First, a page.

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Main content
Current time:0:00Total duration:11:00
AP.Chem:
SAP‑4 (EU)
,
SAP‑4.C (LO)
,
SAP‑4.C.3 (EK)
,
SAP‑4.C.4 (EK)

Video transcript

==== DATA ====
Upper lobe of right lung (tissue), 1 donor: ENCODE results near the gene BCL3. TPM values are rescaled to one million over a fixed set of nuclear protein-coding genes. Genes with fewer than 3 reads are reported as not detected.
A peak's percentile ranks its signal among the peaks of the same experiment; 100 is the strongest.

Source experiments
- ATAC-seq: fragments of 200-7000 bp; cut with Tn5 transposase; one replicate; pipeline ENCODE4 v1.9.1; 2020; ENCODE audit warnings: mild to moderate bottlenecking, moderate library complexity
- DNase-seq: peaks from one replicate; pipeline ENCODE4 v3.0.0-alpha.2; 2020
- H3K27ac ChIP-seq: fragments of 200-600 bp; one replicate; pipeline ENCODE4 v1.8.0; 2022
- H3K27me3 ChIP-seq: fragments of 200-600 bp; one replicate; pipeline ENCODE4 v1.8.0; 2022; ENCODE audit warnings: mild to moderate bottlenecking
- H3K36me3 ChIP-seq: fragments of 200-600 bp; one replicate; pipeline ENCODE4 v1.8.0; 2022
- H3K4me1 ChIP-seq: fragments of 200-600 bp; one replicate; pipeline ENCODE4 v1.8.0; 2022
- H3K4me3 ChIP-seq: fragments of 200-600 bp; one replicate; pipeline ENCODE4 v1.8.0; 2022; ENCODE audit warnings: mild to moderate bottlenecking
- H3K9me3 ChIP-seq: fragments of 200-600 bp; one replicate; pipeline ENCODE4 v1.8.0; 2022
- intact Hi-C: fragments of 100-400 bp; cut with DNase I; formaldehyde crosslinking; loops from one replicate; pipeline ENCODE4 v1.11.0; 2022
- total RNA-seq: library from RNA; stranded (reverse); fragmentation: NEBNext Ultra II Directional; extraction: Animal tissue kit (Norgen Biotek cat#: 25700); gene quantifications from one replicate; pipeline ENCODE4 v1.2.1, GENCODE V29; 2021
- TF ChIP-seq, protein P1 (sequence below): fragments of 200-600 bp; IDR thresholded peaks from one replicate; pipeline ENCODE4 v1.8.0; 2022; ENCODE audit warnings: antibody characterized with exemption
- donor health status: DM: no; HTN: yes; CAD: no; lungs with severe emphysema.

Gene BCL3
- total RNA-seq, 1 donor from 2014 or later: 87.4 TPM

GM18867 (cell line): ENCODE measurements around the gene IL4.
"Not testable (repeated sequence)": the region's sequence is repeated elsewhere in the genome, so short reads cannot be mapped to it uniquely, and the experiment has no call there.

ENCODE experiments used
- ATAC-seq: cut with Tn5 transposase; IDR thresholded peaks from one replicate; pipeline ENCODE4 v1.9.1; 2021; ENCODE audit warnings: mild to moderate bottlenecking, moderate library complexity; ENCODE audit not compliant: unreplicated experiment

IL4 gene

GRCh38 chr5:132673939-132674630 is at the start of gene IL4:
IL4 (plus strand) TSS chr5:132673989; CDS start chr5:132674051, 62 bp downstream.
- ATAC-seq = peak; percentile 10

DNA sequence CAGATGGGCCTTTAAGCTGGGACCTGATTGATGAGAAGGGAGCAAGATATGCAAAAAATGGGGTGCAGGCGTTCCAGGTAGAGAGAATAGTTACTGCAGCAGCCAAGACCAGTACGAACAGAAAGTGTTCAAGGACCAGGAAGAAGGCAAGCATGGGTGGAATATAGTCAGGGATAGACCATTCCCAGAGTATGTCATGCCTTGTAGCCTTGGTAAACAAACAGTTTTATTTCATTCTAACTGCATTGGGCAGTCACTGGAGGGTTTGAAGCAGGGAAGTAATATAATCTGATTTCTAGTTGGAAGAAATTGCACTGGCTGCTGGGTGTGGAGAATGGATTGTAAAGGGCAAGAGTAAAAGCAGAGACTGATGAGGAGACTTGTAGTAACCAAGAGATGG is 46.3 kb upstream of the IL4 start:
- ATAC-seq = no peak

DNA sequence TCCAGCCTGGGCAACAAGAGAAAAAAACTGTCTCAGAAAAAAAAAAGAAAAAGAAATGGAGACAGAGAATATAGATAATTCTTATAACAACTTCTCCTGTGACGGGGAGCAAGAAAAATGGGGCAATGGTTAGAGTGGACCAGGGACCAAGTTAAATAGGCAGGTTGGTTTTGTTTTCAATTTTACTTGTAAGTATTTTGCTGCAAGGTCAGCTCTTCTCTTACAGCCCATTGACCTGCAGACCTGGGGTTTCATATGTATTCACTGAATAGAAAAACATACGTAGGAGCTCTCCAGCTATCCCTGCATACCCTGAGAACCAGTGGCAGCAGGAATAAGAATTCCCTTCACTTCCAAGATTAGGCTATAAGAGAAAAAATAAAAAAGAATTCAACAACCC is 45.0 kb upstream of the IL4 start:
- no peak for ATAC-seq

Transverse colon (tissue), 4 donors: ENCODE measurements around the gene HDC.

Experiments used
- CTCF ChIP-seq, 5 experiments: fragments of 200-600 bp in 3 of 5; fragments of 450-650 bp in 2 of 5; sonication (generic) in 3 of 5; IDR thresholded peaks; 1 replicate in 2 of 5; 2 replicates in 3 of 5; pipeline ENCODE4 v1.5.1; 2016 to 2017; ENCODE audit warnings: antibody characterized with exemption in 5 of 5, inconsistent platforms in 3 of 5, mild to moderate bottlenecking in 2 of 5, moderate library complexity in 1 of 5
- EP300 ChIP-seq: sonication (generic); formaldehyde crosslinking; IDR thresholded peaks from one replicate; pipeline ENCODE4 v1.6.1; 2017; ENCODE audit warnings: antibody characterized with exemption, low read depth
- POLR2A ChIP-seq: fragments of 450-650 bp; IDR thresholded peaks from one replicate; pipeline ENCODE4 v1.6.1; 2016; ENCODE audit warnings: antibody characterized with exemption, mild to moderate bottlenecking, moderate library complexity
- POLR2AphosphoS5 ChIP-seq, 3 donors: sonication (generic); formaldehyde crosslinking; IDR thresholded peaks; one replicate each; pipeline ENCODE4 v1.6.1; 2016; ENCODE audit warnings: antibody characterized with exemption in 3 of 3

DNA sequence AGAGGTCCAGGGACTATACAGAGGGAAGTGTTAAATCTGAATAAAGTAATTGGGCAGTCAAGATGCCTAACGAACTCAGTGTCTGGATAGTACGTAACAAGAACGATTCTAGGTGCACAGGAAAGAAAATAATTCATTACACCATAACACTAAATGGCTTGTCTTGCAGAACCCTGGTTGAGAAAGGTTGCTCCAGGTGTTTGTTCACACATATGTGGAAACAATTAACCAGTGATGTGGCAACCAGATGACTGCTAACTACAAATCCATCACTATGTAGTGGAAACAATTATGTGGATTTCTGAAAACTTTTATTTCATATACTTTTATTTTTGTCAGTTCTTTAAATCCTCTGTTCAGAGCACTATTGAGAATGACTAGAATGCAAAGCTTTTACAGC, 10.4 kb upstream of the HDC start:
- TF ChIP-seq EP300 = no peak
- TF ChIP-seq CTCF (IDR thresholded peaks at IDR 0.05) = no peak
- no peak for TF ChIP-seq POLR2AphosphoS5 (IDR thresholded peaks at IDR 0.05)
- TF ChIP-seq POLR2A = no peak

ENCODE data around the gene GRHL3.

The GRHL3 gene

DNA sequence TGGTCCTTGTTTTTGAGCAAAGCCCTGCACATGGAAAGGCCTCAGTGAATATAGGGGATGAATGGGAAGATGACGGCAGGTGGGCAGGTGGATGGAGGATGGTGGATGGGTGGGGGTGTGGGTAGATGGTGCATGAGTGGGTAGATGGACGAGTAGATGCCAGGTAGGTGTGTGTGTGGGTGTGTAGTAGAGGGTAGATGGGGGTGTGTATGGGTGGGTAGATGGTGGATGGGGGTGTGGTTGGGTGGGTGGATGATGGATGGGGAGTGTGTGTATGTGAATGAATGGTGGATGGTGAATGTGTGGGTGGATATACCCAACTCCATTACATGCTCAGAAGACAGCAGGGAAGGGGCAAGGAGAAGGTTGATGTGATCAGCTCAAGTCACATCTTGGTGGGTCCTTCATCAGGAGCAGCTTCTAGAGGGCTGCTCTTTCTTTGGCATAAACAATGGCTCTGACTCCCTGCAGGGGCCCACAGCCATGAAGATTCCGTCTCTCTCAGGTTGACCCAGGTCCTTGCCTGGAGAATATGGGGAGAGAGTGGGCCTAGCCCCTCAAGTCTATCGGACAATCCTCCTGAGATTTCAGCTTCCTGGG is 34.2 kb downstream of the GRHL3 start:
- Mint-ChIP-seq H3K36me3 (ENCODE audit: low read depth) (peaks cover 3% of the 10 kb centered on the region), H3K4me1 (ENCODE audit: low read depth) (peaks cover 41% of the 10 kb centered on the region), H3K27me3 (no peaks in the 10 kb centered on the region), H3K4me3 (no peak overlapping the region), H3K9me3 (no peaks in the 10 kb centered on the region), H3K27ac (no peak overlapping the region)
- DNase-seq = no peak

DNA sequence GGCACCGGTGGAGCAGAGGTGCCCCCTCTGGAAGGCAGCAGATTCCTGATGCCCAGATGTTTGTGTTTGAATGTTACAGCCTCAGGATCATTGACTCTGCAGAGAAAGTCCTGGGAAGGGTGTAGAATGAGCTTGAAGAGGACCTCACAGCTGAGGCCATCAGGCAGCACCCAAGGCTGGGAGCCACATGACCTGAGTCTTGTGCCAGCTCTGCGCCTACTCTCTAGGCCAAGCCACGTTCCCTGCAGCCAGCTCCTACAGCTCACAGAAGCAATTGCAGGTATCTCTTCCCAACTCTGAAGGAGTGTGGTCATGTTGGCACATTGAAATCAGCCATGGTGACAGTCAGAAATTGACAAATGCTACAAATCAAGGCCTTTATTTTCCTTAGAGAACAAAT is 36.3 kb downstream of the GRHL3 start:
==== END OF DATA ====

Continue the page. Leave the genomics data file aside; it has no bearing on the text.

the video on SP 3 hybridisation we saw carbon was bonded to four atoms in the video on sp2 hybridization we saw that carbon was bonded to three atoms and in this video we're going to look at the type of hybridization that's present when carbon is bonded to two atoms so if I look at this carbon right here and the ethane or the acetylene molecule this carbon is bonded to a hydrogen and it's also bonded to another carbon so we have carbon bonded to only two atoms and the shape of the acetylene molecule has been determined to be linear so we have a linear geometry we also have a bond angle here this bond angle is 180 degrees and so we must have a different hybridization for this carbon we have a different geometry a different bond angle and a different number of atoms that this carbon is bonded to and so to find our new type of hybridization we look at our electron configuration already in the excited state all right so we have carbons four valence electrons represented here in the excited state so one two three and four and we're looking for we're looking for two hybrid orbitals since carbon is bonded to two atoms so we're going to take an S orbital so we're going to promote an S orbital in terms of energy and we're going to demote a p orbital only one p orbital this time so we have an S orbital with one electron a p orbital with one electron that's going to leave behind two P orbitals each one of those P orbitals has one electron in it so we have carbons four valence electrons but this is no longer an S orbital because we're going to hybridize it with the p orbital to make an SP hybrid orbital this is no longer a P orrible because we're going to hybridize it to form our SP hybrid orbital and so this is called SP hybridization so this is SP hybridization because our new hybrid orbitals came from one s orbital and one p orbital like that so this carbon right here is SP hybridized since it's bonded to two atoms and this carbon right here is also SP hybridized let's think about the shape of our new SP hybrid orbitals so let's get a little bit of room down here so once again we know an S orbital shaped like a fear right so we took one s orbital and we took one P or a roll which shaped like a dumbbell and we hybridized these two orbitals together to give us two new hybrid orbitals two SP hybrid orbitals and go ahead and draw on an SP hybrid orbital here and once again we're going to ignore the small lobe right so we're going to ignore the small lobe and we draw our picture only think about this bigger frontal lobe here and when I think about the percentage of s character alright so we use one s orbital and one p orbital so that means it's 50% s character and 50% P character and this is more s character than in the previous videos right so in the video on sp3 hybridization we're talking about 25% s character the video on sp2 hybridization we talked about 33% s character and then for these hybrid orbitals we have even more s character up to 50% and since the electron density for an S orbital right is increased electron density closer to the nucleus for an S orbital than for AP orbital that means that this lobe here right has increased electron density closer to the nucleus which is one way to think about why these bonds get shorter as you increase in s character so in general as you increase in s character you're going to get shorter bonds because you have smaller hybrid orbitals here all right so let's go back up here to this picture of acetylene let's see if we can draw it and we now know that both of these carbons in acetylene are SP hybridized so let's go back down here and I'm going to redraw the dot structure really fast all right so we have acetylene here so we have carbon triple bonded to another carbon we know each of those carbons is SP hybridized alright so if each of those carbons is SP hybridized each carbon has an SP has two SP hybrid orbitals and go ahead and draw in one SP hybrid orbital again I'm ignoring the smaller back lobe and here's our other SP hybrid orbital on this carbon so let me go back and look at our diagram again alright so each each carbon let me use a user edit or this and so each SP hybridized carbon has an SP orbital with one valence electron in it put that in here and then there's another one right so there's another SP hybrid orbital with one valence electron in it so I'm going to go ahead and put the other electron over here in this hybrid orbital alright and also notice right if you're dealing with an SP hybridized carbon you also have two P orbitals two unhybridized p orbitals each p orbital with a valence electron so let me go back down here and I'm going to draw in here's one p orbital all right there's one p orbital with one valence electron and then here's another p orbital right here with another one of those valence electrons alright so now we have our picture of an SP hybridized carbon so let's say that was this carbon over here on the left and so now let's go ahead and draw on this carbon on the right this carbon the right is also SP hybridized therefore this carbon on the right has an SP hybrid orbital right with one valence electron in here and then another SP hybrid orbital with one valence electron here this carbon since it's SP hybridized right so once again go back up here to this diagram this carbon is also going to have a p orbital with the valence electron and another p orbital with another electron in it so go back down to here and we draw in those P orbitals so here's one p orbital all right here's one p orbital with one valence electron and then here's another p orbital with a with an electron in here like that alright finally we have to add in hydrogen all right so we have a hydrogen on either side here so we know that hydrogen has one valence electron in an unhybridized s orbital so over here we have a hydrogen with one valence electron an unhybridized s orbital and now we can finally analyze the bonding that's present alright so we know that if we have head-on overlap of orbitals I could write in here that's a sigma bond so there's one sigma bond here's a head-on overlap of orbitals between our two carbons so that's a sigma bond then finally we have a head-on overlap of orbitals orbitals here so that's another sigma bonds we have a total of three sigma bonds in the acetylene molecule in the video on sp2 hybrid we saw how to make a pie bond right so we had this side-by-side overlap of orbitals so here we have a here we have one PI bonds right here we have interaction above and below so that's one PI bond and then we have another PI bond here so we have side-by-side overlap of orbitals here as well and so we have two pi bonds present all right so we have two pi bonds present in the acetylene molecule so let's uh let's look at our dot structure again right so we saw the bond between this this carbon and this hydrogen was a sigma bond and we saw there was one Sigma bond between our two carbons so I'm just going to pick the one in the middle here say that's a sigma bond and then this bond over here we said was a sigma bond so there's our three sigma bonds and then we had a triple bond present and so there were two pi bonds also present so two of these are PI bonds here so a total of two PI bonds and three sigma bonds for the acetylene molecule here remember pi bonds prevent free rotation right so we can't rotate about the Sigma bond between the two carbons because of the PI bond so there's no free rotation no free rotation for our triple bond alright so we have a linear shape so let me go ahead and draw that line in here so you see this linear geometry for this molecule like that alright also in terms of in terms of bond length so the distance between these two carbons that is between this carbon and this carbon let me go and circle them the distance between these two carbons turns out to be approximately one point two zero on strim so an even shorter bond length than in our previous video so once again that's due to the increased s character right so increase s character gives you these gives you these up these smaller orbitals and so that's one way to think about the shorter bond distance and a triple bond compared to a double bond or a single bond all right so that's that's a lot that we've covered here let's uh let's go ahead and draw the dot structure one more time and analyze it using steric numbers so we have our triple bonds hmm and if we're doing steric number to find out the hybridization state we know it do steric number you take the number of Sigma bonds so let's say our goal was to figure out the steric number for this carbon the number of Sigma bonds I know this is a sigma bond I know in a triple bond I have one Sigma bond and two PI bonds all right so there are two sigma bonds here and zero lone pairs of electrons two plus zero gives me two so I need two hybrid orbitals all right which you make from one s orbital and one p orbital so if you get a steric number of two you think SP hybridization all right so this carbon is SP hybridized and so is this carbon as well and so that's how to think about it using using steric numbers so once again a linear geometry with a bond angles of 180 degrees let's let's do one more example using steric number to analyze the molecule let's do carbon dioxide so if we wanted to figure out the the hybridization of the carbon there let's go ahead and do that so using steric number so the hybridization of this carbon alright so the steric number is equal to the number of Sigma bonds so if I focus in on the double bond between one of these oxygens in this carbon I know that I know that one of these bonds is a sigma bond right from our previous video so I have one Sigma bond here and then for this other double bonds on the right I know that one of them is a sigma bond alright so I have I have two sigma bonds here and zero lone pairs of electrons around the carbon so two plus zero gives me a steric number of two so I need two hybrid orbitals for that carbon and of course that must mean this carbon is SP hybridized so this carbon here is SP hybridized as well and therefore we know that this is a linear molecule with a bond angle of 180 degrees and so once again steric number is just a nice way of analyzing the hybridization and also the geometry of the molecules and so the next video will look at a couple of examples of organic molecules in different hybridization States